July 11, 2012 - One of nature's most misunderstood creatures is coming to the Oxford Public Library for an informational event that doesn't involve either billionaire superheroes or bloodsucking vampires.
On Wednesday, July 25 at 7 p.m., the library will proudly present "Bats of the World," a one-hour educational show conducted by the Organization for Bat Conservation. The program is for both children (age 7 and up) and adults
"Bats are extremely fascinating to me," said Rob Mies, the conservation group's executive director. "There's over 1,200 species. There are so many myths that surround bats. Their importance is really not understood at all."
Based at the Cranbrook Institute of Science in Bloomfield Hills, the Organization for Bat Conservation is the largest grassroots bat conservation education program in the United States. It's dedicated to protecting bats – along with other nocturnal wildlife such as owls, flying squirrels, sugar gliders and two-toed sloths – and the ecosystems they need to survive.
Every year, the program puts on more than 1,500 live shows for more than 250,000 people.
During the "Bats of the World" show, audience members will get up close and personal with four live bats – the Big Brown Bat, which is a local insect-eater; the Egyptian fruit bat from Africa; the Straw-colored Flying Fox, which has a 3-foot wingspan, making it the largest bat in Africa; and the Jamaican leaf-nosed bat from Central America.
"The live animal component really draws people in," Mies said. "Each bat is out (of its carrier) for about 10 minutes, so people will get a close look at them. They're allowed to look, but not touch. Even though they're rescues, they're still wild animals."
In addition to viewing some animals that are "rarely seen" by humans, the show gives the audience the opportunity to hear them.
Bats use sound waves to navigate through the dark. The ability is called echolocation. They emit sounds, which bounce off the objects around them, then use the returning echoes to both find objects and avoid hitting them while flying.
Using an electronic device called a bat detector, the audience will be able to hear the "high frequency sounds" that the Big Brown Bat emits to find his way around. Normally, humans cannot hear these sounds, but this device actually converts them into audible frequencies.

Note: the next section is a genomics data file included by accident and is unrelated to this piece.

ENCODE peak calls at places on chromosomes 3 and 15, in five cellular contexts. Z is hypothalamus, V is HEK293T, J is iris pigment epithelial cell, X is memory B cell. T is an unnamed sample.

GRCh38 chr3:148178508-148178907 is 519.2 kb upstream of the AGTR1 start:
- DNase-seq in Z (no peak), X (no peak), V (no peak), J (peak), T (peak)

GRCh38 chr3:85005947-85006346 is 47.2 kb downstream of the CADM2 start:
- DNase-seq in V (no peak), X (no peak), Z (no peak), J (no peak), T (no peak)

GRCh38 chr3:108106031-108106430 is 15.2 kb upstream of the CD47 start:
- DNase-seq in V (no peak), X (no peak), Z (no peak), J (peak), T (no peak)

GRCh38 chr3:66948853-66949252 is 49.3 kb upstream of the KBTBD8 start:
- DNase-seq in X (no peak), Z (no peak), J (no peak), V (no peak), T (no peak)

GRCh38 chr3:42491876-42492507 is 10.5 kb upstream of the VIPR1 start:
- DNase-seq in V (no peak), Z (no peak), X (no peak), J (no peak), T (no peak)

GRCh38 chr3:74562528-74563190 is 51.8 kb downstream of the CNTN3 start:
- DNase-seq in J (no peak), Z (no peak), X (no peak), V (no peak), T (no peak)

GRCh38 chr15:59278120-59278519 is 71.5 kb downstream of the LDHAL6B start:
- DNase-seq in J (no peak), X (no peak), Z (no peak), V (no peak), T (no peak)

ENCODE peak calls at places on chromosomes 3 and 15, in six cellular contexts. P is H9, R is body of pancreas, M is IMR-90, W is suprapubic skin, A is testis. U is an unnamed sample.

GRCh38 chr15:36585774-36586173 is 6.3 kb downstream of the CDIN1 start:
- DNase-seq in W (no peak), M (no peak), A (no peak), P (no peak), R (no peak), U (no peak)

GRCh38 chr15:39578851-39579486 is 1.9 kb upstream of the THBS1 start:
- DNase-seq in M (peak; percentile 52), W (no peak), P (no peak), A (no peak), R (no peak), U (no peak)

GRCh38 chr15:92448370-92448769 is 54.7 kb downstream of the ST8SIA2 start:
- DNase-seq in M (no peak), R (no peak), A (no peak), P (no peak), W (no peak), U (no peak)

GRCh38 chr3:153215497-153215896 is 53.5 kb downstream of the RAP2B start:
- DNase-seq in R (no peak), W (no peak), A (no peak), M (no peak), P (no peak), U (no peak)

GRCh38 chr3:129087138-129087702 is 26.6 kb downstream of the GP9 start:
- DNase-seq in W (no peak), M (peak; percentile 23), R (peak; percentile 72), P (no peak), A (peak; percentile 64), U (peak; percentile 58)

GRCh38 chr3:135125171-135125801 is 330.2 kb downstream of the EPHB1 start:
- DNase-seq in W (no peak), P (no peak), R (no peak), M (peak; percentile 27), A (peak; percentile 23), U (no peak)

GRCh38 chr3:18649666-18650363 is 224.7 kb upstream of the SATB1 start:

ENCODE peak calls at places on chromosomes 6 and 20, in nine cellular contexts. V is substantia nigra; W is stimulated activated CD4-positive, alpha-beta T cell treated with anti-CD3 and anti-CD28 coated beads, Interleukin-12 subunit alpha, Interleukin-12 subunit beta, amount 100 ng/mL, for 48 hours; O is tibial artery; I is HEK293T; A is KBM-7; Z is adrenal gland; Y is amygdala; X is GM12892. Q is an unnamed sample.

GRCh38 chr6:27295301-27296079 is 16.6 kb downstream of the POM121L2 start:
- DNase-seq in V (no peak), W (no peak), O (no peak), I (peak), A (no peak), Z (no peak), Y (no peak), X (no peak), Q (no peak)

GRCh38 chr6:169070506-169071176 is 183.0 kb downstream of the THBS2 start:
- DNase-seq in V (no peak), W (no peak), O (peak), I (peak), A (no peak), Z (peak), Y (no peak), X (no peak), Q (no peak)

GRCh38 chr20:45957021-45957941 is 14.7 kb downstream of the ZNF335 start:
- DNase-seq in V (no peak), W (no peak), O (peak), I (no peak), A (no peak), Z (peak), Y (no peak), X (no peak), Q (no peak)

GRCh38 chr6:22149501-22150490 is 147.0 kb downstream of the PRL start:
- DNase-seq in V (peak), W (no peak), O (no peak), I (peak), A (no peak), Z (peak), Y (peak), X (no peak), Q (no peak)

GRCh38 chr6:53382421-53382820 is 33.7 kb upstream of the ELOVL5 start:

But the show is about more than just looking at and listening to these strange creatures of the night.
"There's so much more complexity to the program," Mies said. "We talk about the unique features that make bats the only mammals that can fly. We talk about the misinformation that's been surrounding bats for centuries."
The show dispels numerous myths about bats and explores the positive impact they have on both the environment and the economy.
"By far, the biggest myth is they're not good for anything – they're just rodents or vermin, a pest," Mies said. "They can be a pest, but so can people."
The most important and beneficial thing bats do for both the environment and humans is control the insect population, which unchecked can be quite destructive.
"They're the primary predators of nighttime insects – moths, beetles, gnats, flies, mosquitoes, just about anything that flies at night," Mies said. "In Michigan, moths and beetles are huge agricultural crop pests. They're forest pests, too. So, bats do a huge favor to humans here in Michigan."
"Bats also pollinate plants and spread seeds," he added. "Hundreds of species of plants around the world rely on bats for either pollination or seed dispersal."
Much of the fresh, exotic produce people enjoy – such as mangos, bananas and avocados – rely on bats to help them grow.
Mies doesn't mind most of the myths about bats, but it does bother him when folks aren't aware of the vital purpose they serve.
"If people think that bats are blind, fine; it's not really a big deal," he said. "But if people don't understand that bats are actually an important part of the ecosystem, that is a big deal."
Although the show is entitled "Bats of the World," there will be plenty of talk about bats that live in this state.
"We have nine different types of bats in Michigan," Mies said. "There's probably five or six different species in the Oxford area. They're all insect-eaters." The most common ones in this area are Big Brown and Little Brown bats, red bats, silver-haired bats and hoary bats.
Those wishing to learn more about how to attract bats – or even get rid of them – are encouraged to attend the show.
"A lot of people want to attract bats (to eat bothersome insects), so we talk about (installing) bat houses," Mies said. "Sometimes they're a nuisance, so people might want to come by to learn about how to humanely evict bats from their house or keep bats from living in their house."
For more information about the Organization for Bat Conservation, please visit www.batconservation.org or tour the organization's Bat Zone at the Cranbrook Institute of Science. It's home to more than 150 rescue bats, encompassing 10 different species from around the world.
"We give a behind-the-scenes, guided tour daily at 12:30 p.m. and 2:30 p.m.," Mies noted.
CJ Carnacchio is editor for The Oxford Leader. He lives in the Village of Oxford with his wife Connie and daughter Larissa. When he's not busy working on the newspaper, he enjoys cigars/pipes, Martinis/Scotch, hunting and fishing.